Haunting Book: Wild, by Cheryl Strayed

Wild book coverWild: From Lost to Found on the Pacific Crest Trail, by Cheryl Strayed, is the only non-fiction book I’m reviewing in my haunting books this year. I almost didn’t review this book, because I was disgusted with the author throughout most of the time I was reading her memoir. But I decided that because her story did stick with me after I read it, it met my criteria for “haunting book.”

Why was I disgusted? Because she was so stupid. I don’t think I’m being too harsh, because Ms. Strayed admits her own stupidity in setting out on a high-stakes, high-altitude adventure without adequate preparation.

My husband loves to backpack, and before any trip he makes, he pulls out a checklist of what to take. He inspects all his equipment and repairs it or replaces what is missing. He packages his food into single servings and throws out every extraneous bit of packaging to reduce weight. He limits his clothing and hefts the filled pack, then decides to take even less.

I do not love to backpack, but I’ve accompanied my husband enough that I know to follow the checklist. And I know to take practice hikes to break in my boots.

By contrast, Ms. Strayed set out to hike most of the Pacific Crest Trail from California to Washington State with very little hiking experience. In new boots. With a pack weighing over 70 pounds that she could hardly lift.

What was she thinking?

I asked myself that question on just about every page of the book. And I still ask myself whenever I remember the book: What was she thinking?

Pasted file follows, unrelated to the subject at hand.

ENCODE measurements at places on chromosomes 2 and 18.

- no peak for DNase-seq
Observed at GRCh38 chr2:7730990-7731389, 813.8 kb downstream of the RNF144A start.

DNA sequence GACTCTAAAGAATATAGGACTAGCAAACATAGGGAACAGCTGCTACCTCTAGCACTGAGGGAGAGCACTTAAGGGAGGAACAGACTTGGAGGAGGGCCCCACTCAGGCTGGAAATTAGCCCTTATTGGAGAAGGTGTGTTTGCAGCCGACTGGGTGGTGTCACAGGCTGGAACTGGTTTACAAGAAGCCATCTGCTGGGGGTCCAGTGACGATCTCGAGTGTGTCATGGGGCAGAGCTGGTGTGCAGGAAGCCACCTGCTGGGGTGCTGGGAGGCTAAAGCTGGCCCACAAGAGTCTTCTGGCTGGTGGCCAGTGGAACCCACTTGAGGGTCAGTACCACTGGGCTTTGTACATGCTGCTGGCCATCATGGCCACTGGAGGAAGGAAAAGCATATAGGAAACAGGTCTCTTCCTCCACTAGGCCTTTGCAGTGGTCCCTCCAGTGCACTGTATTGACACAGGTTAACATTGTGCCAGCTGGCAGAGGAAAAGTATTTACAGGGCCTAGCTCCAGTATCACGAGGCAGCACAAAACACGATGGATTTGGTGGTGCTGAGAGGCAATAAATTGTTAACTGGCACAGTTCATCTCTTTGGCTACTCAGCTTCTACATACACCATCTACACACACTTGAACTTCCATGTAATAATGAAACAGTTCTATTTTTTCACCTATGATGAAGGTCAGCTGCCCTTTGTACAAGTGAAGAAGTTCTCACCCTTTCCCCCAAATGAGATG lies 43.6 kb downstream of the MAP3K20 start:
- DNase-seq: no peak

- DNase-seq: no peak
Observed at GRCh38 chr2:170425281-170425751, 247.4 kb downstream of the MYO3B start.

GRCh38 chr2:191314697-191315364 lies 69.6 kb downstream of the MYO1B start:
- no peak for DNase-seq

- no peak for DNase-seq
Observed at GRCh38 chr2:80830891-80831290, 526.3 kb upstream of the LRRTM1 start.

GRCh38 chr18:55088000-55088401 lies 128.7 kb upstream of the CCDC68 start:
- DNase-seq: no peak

The motivation for the author’s journey was to find a way to recover from her mother’s death and the subsequent disintegration of her marriage and family. In her grief, she had been unfaithful to a decent husband, had turned to drugs and sex to escape her depression, and was generally a mess.

So in 1995, four years after her mother died, she decided that a cross-country hike would cure her problems. Not just any hike, but a 1000+ mile journey along the Pacific Crest Trail. Alone.

Now, as I said, I do not love to backpack. If my life were collapsing, I doubt I would turn to a high-mountain trip to fix myself. But to each his (or her) own.

If I were coerced into an extreme adventure such as this, I would not take a 70 pound pack. I had a 70 pound dog once. I know what 70 pounds feels like, and I know I don’t want to boost it into the car, let alone carry it for miles each day at high altitudes.

I’d limit myself to 20 pounds, if possible. No more than 30. I’d go with my husband, not alone, so he could carry the tent.

Oh, that’s right. She didn’t have a husband any more. She threw him away.

I do not mean to disparage the tragedies Ms. Strayed suffered before she headed out on the trail. Her mother’s death from cancer was undeniably heartbreaking, as was the loss of family that followed.